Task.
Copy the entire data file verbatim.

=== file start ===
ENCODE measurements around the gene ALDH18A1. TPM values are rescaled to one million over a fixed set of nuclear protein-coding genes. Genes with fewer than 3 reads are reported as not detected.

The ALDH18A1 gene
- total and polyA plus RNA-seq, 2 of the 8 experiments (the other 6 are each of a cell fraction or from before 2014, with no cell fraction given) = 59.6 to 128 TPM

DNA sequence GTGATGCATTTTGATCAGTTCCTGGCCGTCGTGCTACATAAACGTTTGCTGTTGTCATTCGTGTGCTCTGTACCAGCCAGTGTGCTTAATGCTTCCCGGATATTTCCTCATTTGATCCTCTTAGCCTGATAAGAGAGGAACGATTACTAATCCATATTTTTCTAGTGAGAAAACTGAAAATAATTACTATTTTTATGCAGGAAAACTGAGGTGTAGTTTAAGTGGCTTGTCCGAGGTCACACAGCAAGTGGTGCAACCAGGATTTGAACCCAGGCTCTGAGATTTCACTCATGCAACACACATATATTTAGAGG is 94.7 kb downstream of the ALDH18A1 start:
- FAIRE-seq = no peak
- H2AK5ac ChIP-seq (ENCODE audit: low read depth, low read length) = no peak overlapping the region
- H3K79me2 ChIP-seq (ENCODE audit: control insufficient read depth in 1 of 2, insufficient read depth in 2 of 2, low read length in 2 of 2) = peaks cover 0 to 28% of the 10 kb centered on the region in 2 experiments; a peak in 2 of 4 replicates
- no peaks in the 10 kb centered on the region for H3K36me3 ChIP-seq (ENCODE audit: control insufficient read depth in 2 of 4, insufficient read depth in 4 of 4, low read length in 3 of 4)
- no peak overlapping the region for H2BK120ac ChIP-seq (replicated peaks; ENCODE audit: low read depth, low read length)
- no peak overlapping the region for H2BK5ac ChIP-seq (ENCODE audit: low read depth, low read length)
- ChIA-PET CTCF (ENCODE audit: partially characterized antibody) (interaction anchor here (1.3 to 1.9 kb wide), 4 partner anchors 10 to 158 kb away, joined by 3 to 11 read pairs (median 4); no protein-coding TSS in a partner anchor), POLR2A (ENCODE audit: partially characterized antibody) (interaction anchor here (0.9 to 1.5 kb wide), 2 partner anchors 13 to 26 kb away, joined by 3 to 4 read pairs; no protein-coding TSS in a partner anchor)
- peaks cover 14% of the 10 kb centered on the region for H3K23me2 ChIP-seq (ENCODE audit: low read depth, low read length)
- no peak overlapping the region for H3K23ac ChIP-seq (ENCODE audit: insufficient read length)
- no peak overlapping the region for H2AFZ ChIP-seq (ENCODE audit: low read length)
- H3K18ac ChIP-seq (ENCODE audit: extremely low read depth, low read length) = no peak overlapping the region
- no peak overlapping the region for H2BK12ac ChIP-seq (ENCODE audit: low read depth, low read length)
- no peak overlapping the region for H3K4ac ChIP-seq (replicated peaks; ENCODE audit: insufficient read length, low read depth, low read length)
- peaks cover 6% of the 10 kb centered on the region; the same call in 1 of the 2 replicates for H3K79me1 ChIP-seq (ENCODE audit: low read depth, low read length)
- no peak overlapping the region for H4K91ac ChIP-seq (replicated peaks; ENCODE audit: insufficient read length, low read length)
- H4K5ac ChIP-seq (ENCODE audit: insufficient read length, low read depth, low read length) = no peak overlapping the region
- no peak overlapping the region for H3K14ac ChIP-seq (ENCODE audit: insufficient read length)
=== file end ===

ENCODE measurements around the gene ALDH18A1. TPM values are rescaled to one million over a fixed set of nuclear protein-coding genes. Genes with fewer than 3 reads are reported as not detected.

The ALDH18A1 gene
- total and polyA plus RNA-seq, 2 of the 8 experiments (the other 6 are each of a cell fraction or from before 2014, with no cell fraction given) = 59.6 to 128 TPM

DNA sequence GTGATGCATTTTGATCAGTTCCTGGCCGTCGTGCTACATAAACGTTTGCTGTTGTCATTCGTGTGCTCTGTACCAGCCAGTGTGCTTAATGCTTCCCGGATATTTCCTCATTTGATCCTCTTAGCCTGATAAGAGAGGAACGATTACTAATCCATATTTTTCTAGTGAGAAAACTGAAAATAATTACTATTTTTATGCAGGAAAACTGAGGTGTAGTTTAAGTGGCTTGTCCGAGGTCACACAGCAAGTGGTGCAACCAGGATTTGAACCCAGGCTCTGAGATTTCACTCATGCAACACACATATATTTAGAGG is 94.7 kb downstream of the ALDH18A1 start:
- FAIRE-seq = no peak
- H2AK5ac ChIP-seq (ENCODE audit: low read depth, low read length) = no peak overlapping the region
- H3K79me2 ChIP-seq (ENCODE audit: control insufficient read depth in 1 of 2, insufficient read depth in 2 of 2, low read length in 2 of 2) = peaks cover 0 to 28% of the 10 kb centered on the region in 2 experiments; a peak in 2 of 4 replicates
- no peaks in the 10 kb centered on the region for H3K36me3 ChIP-seq (ENCODE audit: control insufficient read depth in 2 of 4, insufficient read depth in 4 of 4, low read length in 3 of 4)
- no peak overlapping the region for H2BK120ac ChIP-seq (replicated peaks; ENCODE audit: low read depth, low read length)
- no peak overlapping the region for H2BK5ac ChIP-seq (ENCODE audit: low read depth, low read length)
- ChIA-PET CTCF (ENCODE audit: partially characterized antibody) (interaction anchor here (1.3 to 1.9 kb wide), 4 partner anchors 10 to 158 kb away, joined by 3 to 11 read pairs (median 4); no protein-coding TSS in a partner anchor), POLR2A (ENCODE audit: partially characterized antibody) (interaction anchor here (0.9 to 1.5 kb wide), 2 partner anchors 13 to 26 kb away, joined by 3 to 4 read pairs; no protein-coding TSS in a partner anchor)
- peaks cover 14% of the 10 kb centered on the region for H3K23me2 ChIP-seq (ENCODE audit: low read depth, low read length)
- no peak overlapping the region for H3K23ac ChIP-seq (ENCODE audit: insufficient read length)
- no peak overlapping the region for H2AFZ ChIP-seq (ENCODE audit: low read length)
- H3K18ac ChIP-seq (ENCODE audit: extremely low read depth, low read length) = no peak overlapping the region
- no peak overlapping the region for H2BK12ac ChIP-seq (ENCODE audit: low read depth, low read length)
- no peak overlapping the region for H3K4ac ChIP-seq (replicated peaks; ENCODE audit: insufficient read length, low read depth, low read length)
- peaks cover 6% of the 10 kb centered on the region; the same call in 1 of the 2 replicates for H3K79me1 ChIP-seq (ENCODE audit: low read depth, low read length)
- no peak overlapping the region for H4K91ac ChIP-seq (replicated peaks; ENCODE audit: insufficient read length, low read length)
- H4K5ac ChIP-seq (ENCODE audit: insufficient read length, low read depth, low read length) = no peak overlapping the region
- no peak overlapping the region for H3K14ac ChIP-seq (ENCODE audit: insufficient read length)